After six months gluten free, I finally had my blood work yesterday. I’d be a lot more excited about it if it weren’t for the fact that nothing changed. Nothing. Antibodies are still exactly where they were before. The doctor’s advice? Do it again.

Seriously? I’m not sure if this falls into the “if at first you don’t succeed, try, try again” category or the “insanity is when you keep doing the same thing over and over and expecting a different result” category.

Whatever. Either way, I have six more months of quizzing unsuspecting waiters about what gets fried in their oil and whether my food might have sat downwind from something with wheat in it. That’s the nasty thing about gluten intolerance–staying away from wheat and barley isn’t enough. You have to stay away from anything it cozied up to, as well.

Fortunately for me, other than the obvious problems associated with having to play twenty questions with a guy that just wants to get you up from his table so he can collect his tip, clock out and go home, there’s not a lot of suffering involved in a gluten free diet—a lot of inconvenience (and I do mean a lot) but not much suffering. In fact, having a butcher shop at my disposal is the perfect way to plow through a gluten-free diet. If I can’t have bread, I can take the edge off by eating a really good steak. Of course, if you go overboard in the wrong direction, there’s always the possibility that you can swap gluten intolerance for gout. My mother has both. Bless her.

On the other hand, my grandmother will be 93 years old in three weeks, and she swears the secret to long life is baked chicken. First…ew. While I’ll admit that I can find a way to bake chicken that doesn’t taste like flavorless shoe leather, I’ve mentioned in past posts that my mom’s mother isn’t much of a cook. So she can’t. I don’t think I want to live to be 93 if I have to eat baked chicken every day—especially if she cooks it. And, as an aside, if I do live to be 93, you can bet I’ll eat whatever the heck I want, and it won’t be baked chicken. I mean, let’s face it, by the time you reach that age, should you really be worried that a pork chop is going to kill you? The grim reaper is just around the corner no matter what you do. You might as well enjoy your life.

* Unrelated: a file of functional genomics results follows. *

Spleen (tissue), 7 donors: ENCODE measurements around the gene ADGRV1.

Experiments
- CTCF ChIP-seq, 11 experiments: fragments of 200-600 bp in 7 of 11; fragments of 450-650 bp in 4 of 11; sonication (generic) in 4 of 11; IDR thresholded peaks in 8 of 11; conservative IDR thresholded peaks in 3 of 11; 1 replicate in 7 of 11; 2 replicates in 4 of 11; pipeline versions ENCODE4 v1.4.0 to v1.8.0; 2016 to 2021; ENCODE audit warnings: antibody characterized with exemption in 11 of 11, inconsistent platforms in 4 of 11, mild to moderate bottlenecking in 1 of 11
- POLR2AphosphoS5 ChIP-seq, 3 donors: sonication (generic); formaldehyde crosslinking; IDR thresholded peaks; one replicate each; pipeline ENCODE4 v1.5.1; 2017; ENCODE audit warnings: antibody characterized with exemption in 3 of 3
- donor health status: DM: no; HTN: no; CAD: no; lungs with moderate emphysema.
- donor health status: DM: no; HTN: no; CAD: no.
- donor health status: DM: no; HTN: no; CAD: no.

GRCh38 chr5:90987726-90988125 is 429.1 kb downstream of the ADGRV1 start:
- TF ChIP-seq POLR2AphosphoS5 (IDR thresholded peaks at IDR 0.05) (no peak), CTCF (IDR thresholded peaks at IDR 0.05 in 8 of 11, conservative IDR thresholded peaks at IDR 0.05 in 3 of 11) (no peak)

Second, I fall into the category of picky eaters that can’t even eat the same category of food two days in a row. If I eat Mexican food of any variety today, it’ll be three days before I want it again. If it’s Chinese, it’ll be at least a week. If I ate chicken every day of my life, I’d want to throw myself into a swamp after a week.

Having said that, I do eat a lot of chicken. My mother used to raise chickens. I hated those birds. Whoever said they crow at dawn didn’t know that they were talking about. Those spiteful little featherheads used to strut around outside my window at two in the morning, crowing their fool heads off. I was happy to eat them. It felt like revenge.

But, if I’m going to eat a lot of anything, I have to find a way to give it some variety. This is one of those ways. This sausage is amazing. I make a big enough batch to freeze leftovers for later, but my stepson usually doesn’t let it get to the freezer. As you can see, it browns up nicely, just like regular sausage. But it’s a lot better for you, especially if you skip the bacon. Which I don’t, because, well, it’s bacon.

Chicken Apple Sausage

Chicken Apple Sausage

1 1/2 pounds of boneless, skinless chicken breast

1/4 pound bacon, cooked

1 tablespoon of unsalted butter

2 granny smith apples, peeled, cored, grated and squeezed dry

2 teaspoons black pepper

1/2 teaspoon sea salt

1/4 teaspoon cayenne pepper

1/2 teaspoon cumin

2 tablespoons olive oil

Place chicken, in small batches, in a food processor an pulse until coarsely ground. Transfer to a large bowl and add bacon and butter to processor and pulse until coarsely ground. Add to the chicken and combine by hand until blended. Add apples and spices, then stir by hand until well blended.

Heat oil in a skillet over medium high heat, then pinch off a small amount of the meat mixture and heat it in skillet until brown, flip and brown the other side and cook until no longer pink on the inside (don’t overcook or it’ll be dry). Sample to ensure spice mixture is to taste, then add more spices, if necessary, and blend again.

Once mixture is to your liking, pinch off portions of the meat mixture and pat into patties. Heat the patties in the oil, flipping as needed, until brown on each side and no longer pink in the middle.